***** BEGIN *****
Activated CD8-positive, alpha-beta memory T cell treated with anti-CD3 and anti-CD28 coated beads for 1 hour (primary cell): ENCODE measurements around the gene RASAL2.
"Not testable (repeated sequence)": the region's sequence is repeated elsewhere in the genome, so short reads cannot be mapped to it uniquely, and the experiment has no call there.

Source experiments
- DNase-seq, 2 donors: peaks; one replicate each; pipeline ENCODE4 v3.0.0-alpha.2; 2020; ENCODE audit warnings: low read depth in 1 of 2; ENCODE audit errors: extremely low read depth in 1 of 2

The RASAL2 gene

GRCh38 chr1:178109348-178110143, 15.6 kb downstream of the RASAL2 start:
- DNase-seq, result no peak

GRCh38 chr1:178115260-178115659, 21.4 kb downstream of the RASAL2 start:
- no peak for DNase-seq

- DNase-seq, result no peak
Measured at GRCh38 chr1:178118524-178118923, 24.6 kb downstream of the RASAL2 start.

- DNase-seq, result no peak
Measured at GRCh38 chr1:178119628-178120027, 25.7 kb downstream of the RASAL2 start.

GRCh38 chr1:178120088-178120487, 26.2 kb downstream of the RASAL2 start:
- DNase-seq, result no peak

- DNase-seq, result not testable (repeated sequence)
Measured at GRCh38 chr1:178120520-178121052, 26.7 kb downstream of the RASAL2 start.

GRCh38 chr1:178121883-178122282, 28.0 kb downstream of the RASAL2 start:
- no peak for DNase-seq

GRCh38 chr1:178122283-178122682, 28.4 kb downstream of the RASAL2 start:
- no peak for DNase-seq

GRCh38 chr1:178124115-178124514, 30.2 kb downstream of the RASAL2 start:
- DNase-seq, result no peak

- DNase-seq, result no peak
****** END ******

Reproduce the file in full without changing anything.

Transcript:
Activated CD8-positive, alpha-beta memory T cell treated with anti-CD3 and anti-CD28 coated beads for 1 hour (primary cell): ENCODE measurements around the gene RASAL2.
"Not testable (repeated sequence)": the region's sequence is repeated elsewhere in the genome, so short reads cannot be mapped to it uniquely, and the experiment has no call there.

Source experiments
- DNase-seq, 2 donors: peaks; one replicate each; pipeline ENCODE4 v3.0.0-alpha.2; 2020; ENCODE audit warnings: low read depth in 1 of 2; ENCODE audit errors: extremely low read depth in 1 of 2

The RASAL2 gene

GRCh38 chr1:178109348-178110143, 15.6 kb downstream of the RASAL2 start:
- DNase-seq, result no peak

GRCh38 chr1:178115260-178115659, 21.4 kb downstream of the RASAL2 start:
- no peak for DNase-seq

- DNase-seq, result no peak
Measured at GRCh38 chr1:178118524-178118923, 24.6 kb downstream of the RASAL2 start.

- DNase-seq, result no peak
Measured at GRCh38 chr1:178119628-178120027, 25.7 kb downstream of the RASAL2 start.

GRCh38 chr1:178120088-178120487, 26.2 kb downstream of the RASAL2 start:
- DNase-seq, result no peak

- DNase-seq, result not testable (repeated sequence)
Measured at GRCh38 chr1:178120520-178121052, 26.7 kb downstream of the RASAL2 start.

GRCh38 chr1:178121883-178122282, 28.0 kb downstream of the RASAL2 start:
- no peak for DNase-seq

GRCh38 chr1:178122283-178122682, 28.4 kb downstream of the RASAL2 start:
- no peak for DNase-seq

GRCh38 chr1:178124115-178124514, 30.2 kb downstream of the RASAL2 start:
- DNase-seq, result no peak

- DNase-seq, result no peak